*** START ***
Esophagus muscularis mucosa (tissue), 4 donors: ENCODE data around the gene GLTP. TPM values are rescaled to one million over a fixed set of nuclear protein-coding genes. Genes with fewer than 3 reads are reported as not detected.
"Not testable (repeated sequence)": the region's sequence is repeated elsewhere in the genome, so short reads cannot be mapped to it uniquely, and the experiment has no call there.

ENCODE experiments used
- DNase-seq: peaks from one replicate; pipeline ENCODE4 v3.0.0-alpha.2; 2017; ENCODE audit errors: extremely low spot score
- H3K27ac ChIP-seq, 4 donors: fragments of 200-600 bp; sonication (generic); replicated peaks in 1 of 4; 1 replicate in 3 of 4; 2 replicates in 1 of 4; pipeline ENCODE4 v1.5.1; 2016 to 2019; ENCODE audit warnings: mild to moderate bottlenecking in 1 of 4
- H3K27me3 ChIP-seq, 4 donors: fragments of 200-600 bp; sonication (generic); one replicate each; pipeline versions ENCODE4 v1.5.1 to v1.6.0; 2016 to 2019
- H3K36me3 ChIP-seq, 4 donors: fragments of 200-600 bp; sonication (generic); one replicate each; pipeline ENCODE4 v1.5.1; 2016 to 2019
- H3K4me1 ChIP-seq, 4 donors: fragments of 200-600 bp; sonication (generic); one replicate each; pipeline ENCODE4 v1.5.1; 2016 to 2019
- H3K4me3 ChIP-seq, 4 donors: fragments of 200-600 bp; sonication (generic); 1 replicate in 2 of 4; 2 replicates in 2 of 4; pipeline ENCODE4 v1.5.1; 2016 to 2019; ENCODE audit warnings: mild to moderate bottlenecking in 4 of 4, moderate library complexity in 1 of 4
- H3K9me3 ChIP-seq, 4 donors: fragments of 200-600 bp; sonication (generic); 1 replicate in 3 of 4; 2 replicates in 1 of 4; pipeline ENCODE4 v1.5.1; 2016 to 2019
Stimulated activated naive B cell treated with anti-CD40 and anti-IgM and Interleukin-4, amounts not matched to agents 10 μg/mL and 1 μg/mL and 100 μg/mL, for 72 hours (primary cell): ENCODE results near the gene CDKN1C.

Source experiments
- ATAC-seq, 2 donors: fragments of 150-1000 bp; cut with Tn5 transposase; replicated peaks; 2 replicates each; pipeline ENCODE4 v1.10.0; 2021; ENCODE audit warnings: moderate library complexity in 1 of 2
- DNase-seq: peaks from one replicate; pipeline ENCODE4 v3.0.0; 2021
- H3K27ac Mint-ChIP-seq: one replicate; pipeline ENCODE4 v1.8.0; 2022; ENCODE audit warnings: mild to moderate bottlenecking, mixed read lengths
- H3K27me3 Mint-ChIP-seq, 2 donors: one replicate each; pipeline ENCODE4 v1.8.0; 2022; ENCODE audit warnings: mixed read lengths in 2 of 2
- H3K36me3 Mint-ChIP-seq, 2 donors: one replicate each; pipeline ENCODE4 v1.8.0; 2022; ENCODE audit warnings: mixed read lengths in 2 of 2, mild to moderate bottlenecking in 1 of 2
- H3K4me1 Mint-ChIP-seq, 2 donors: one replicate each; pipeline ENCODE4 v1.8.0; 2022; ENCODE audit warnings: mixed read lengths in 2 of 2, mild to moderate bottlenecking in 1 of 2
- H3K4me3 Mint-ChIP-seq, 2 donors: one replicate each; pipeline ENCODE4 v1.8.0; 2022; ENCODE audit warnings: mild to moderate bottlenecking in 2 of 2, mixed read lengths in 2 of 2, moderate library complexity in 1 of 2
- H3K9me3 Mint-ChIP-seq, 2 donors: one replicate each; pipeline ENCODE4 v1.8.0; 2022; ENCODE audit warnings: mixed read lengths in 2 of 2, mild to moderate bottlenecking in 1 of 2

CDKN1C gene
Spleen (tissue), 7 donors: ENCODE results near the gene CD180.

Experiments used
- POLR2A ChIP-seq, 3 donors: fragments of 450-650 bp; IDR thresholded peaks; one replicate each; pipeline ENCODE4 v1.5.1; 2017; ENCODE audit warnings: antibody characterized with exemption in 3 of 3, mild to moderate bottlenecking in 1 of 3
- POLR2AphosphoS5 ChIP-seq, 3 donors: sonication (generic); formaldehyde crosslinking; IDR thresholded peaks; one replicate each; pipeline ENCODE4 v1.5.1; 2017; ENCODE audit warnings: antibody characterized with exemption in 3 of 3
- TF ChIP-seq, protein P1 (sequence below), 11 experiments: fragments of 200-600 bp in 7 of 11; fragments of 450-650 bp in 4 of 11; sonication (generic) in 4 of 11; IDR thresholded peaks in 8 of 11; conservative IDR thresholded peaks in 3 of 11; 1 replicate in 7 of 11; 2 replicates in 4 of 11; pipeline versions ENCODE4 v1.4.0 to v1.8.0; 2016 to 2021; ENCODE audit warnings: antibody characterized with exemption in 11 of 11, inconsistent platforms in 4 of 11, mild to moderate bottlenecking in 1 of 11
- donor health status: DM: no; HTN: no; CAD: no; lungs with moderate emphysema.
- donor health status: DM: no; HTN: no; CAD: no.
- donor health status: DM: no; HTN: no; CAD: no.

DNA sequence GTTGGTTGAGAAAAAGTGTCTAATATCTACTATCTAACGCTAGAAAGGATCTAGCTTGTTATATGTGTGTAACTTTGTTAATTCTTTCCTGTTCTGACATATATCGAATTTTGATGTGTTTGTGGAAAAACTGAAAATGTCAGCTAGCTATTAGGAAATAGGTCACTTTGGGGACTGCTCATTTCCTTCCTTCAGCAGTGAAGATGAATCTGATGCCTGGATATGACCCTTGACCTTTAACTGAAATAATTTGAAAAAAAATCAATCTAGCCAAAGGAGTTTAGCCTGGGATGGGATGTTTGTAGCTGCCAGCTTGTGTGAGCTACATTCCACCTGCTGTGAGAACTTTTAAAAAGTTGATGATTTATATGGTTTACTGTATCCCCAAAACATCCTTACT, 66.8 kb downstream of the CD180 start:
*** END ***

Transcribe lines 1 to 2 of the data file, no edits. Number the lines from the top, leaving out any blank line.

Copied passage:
Esophagus muscularis mucosa (tissue), 4 donors: ENCODE data around the gene GLTP. TPM values are rescaled to one million over a fixed set of nuclear protein-coding genes. Genes with fewer than 3 reads are reported as not detected.
"Not testable (repeated sequence)": the region's sequence is repeated elsewhere in the genome, so short reads cannot be mapped to it uniquely, and the experiment has no call there.